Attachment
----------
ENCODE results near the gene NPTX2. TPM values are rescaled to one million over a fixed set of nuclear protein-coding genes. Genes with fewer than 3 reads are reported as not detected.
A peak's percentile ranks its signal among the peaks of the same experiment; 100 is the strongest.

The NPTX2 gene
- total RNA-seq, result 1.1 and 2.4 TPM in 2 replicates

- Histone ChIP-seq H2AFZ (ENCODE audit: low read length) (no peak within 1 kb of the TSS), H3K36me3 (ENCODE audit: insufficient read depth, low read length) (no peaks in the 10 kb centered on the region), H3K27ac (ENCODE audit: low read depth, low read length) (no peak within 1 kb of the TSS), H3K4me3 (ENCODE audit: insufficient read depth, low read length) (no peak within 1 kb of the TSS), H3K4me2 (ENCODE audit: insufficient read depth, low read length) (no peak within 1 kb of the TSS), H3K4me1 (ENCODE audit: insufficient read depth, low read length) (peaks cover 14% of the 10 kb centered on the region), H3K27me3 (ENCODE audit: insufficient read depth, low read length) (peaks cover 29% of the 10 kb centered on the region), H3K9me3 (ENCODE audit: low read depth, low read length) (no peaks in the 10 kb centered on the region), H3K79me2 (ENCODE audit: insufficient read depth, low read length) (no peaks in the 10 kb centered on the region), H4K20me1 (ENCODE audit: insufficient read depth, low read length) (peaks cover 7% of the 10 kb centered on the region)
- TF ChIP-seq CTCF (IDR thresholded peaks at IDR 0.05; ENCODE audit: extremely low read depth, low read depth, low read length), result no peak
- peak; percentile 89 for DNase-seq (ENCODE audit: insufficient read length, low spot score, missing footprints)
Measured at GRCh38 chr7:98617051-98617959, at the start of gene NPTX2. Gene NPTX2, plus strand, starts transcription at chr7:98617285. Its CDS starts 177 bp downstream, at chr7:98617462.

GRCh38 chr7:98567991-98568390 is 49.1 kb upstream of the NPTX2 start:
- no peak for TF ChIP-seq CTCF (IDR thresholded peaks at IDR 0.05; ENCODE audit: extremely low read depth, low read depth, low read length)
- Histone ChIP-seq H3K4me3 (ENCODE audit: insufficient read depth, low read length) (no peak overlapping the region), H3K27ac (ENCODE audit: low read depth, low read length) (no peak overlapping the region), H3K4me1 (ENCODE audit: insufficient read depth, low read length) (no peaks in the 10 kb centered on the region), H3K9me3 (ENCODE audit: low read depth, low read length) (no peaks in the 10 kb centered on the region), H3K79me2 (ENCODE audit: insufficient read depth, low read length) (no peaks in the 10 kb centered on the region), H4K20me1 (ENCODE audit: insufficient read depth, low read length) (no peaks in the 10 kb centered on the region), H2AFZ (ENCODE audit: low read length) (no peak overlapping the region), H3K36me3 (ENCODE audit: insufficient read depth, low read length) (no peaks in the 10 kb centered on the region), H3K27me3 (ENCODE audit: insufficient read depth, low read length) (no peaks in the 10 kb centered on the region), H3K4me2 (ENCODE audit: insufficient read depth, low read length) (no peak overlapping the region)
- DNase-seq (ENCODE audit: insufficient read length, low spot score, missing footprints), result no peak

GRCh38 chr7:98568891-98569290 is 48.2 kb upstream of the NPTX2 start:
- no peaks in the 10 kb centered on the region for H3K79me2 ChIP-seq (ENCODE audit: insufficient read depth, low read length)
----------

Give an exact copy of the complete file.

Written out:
ENCODE results near the gene NPTX2. TPM values are rescaled to one million over a fixed set of nuclear protein-coding genes. Genes with fewer than 3 reads are reported as not detected.
A peak's percentile ranks its signal among the peaks of the same experiment; 100 is the strongest.

The NPTX2 gene
- total RNA-seq, result 1.1 and 2.4 TPM in 2 replicates

- Histone ChIP-seq H2AFZ (ENCODE audit: low read length) (no peak within 1 kb of the TSS), H3K36me3 (ENCODE audit: insufficient read depth, low read length) (no peaks in the 10 kb centered on the region), H3K27ac (ENCODE audit: low read depth, low read length) (no peak within 1 kb of the TSS), H3K4me3 (ENCODE audit: insufficient read depth, low read length) (no peak within 1 kb of the TSS), H3K4me2 (ENCODE audit: insufficient read depth, low read length) (no peak within 1 kb of the TSS), H3K4me1 (ENCODE audit: insufficient read depth, low read length) (peaks cover 14% of the 10 kb centered on the region), H3K27me3 (ENCODE audit: insufficient read depth, low read length) (peaks cover 29% of the 10 kb centered on the region), H3K9me3 (ENCODE audit: low read depth, low read length) (no peaks in the 10 kb centered on the region), H3K79me2 (ENCODE audit: insufficient read depth, low read length) (no peaks in the 10 kb centered on the region), H4K20me1 (ENCODE audit: insufficient read depth, low read length) (peaks cover 7% of the 10 kb centered on the region)
- TF ChIP-seq CTCF (IDR thresholded peaks at IDR 0.05; ENCODE audit: extremely low read depth, low read depth, low read length), result no peak
- peak; percentile 89 for DNase-seq (ENCODE audit: insufficient read length, low spot score, missing footprints)
Measured at GRCh38 chr7:98617051-98617959, at the start of gene NPTX2. Gene NPTX2, plus strand, starts transcription at chr7:98617285. Its CDS starts 177 bp downstream, at chr7:98617462.

GRCh38 chr7:98567991-98568390 is 49.1 kb upstream of the NPTX2 start:
- no peak for TF ChIP-seq CTCF (IDR thresholded peaks at IDR 0.05; ENCODE audit: extremely low read depth, low read depth, low read length)
- Histone ChIP-seq H3K4me3 (ENCODE audit: insufficient read depth, low read length) (no peak overlapping the region), H3K27ac (ENCODE audit: low read depth, low read length) (no peak overlapping the region), H3K4me1 (ENCODE audit: insufficient read depth, low read length) (no peaks in the 10 kb centered on the region), H3K9me3 (ENCODE audit: low read depth, low read length) (no peaks in the 10 kb centered on the region), H3K79me2 (ENCODE audit: insufficient read depth, low read length) (no peaks in the 10 kb centered on the region), H4K20me1 (ENCODE audit: insufficient read depth, low read length) (no peaks in the 10 kb centered on the region), H2AFZ (ENCODE audit: low read length) (no peak overlapping the region), H3K36me3 (ENCODE audit: insufficient read depth, low read length) (no peaks in the 10 kb centered on the region), H3K27me3 (ENCODE audit: insufficient read depth, low read length) (no peaks in the 10 kb centered on the region), H3K4me2 (ENCODE audit: insufficient read depth, low read length) (no peak overlapping the region)
- DNase-seq (ENCODE audit: insufficient read length, low spot score, missing footprints), result no peak

GRCh38 chr7:98568891-98569290 is 48.2 kb upstream of the NPTX2 start:
- no peaks in the 10 kb centered on the region for H3K79me2 ChIP-seq (ENCODE audit: insufficient read depth, low read length)